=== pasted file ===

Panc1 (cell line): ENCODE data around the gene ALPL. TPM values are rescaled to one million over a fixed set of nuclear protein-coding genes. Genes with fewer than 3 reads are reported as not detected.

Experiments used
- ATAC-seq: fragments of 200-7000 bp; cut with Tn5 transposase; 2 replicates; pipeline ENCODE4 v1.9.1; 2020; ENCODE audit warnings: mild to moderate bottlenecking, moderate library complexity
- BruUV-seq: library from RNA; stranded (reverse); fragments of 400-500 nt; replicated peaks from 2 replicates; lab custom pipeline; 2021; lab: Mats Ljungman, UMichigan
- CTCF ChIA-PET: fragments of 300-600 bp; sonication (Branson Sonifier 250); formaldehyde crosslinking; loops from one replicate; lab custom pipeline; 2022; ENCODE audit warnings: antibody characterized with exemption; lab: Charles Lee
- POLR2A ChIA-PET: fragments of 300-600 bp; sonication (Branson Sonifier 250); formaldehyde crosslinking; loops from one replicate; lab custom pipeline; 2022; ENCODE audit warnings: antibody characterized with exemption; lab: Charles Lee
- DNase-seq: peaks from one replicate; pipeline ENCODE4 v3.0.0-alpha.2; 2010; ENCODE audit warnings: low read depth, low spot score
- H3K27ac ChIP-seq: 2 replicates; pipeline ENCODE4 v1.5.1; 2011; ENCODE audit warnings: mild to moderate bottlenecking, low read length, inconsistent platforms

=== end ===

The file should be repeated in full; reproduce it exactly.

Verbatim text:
Panc1 (cell line): ENCODE data around the gene ALPL. TPM values are rescaled to one million over a fixed set of nuclear protein-coding genes. Genes with fewer than 3 reads are reported as not detected.

Experiments used
- ATAC-seq: fragments of 200-7000 bp; cut with Tn5 transposase; 2 replicates; pipeline ENCODE4 v1.9.1; 2020; ENCODE audit warnings: mild to moderate bottlenecking, moderate library complexity
- BruUV-seq: library from RNA; stranded (reverse); fragments of 400-500 nt; replicated peaks from 2 replicates; lab custom pipeline; 2021; lab: Mats Ljungman, UMichigan
- CTCF ChIA-PET: fragments of 300-600 bp; sonication (Branson Sonifier 250); formaldehyde crosslinking; loops from one replicate; lab custom pipeline; 2022; ENCODE audit warnings: antibody characterized with exemption; lab: Charles Lee
- POLR2A ChIA-PET: fragments of 300-600 bp; sonication (Branson Sonifier 250); formaldehyde crosslinking; loops from one replicate; lab custom pipeline; 2022; ENCODE audit warnings: antibody characterized with exemption; lab: Charles Lee
- DNase-seq: peaks from one replicate; pipeline ENCODE4 v3.0.0-alpha.2; 2010; ENCODE audit warnings: low read depth, low spot score
- H3K27ac ChIP-seq: 2 replicates; pipeline ENCODE4 v1.5.1; 2011; ENCODE audit warnings: mild to moderate bottlenecking, low read length, inconsistent platforms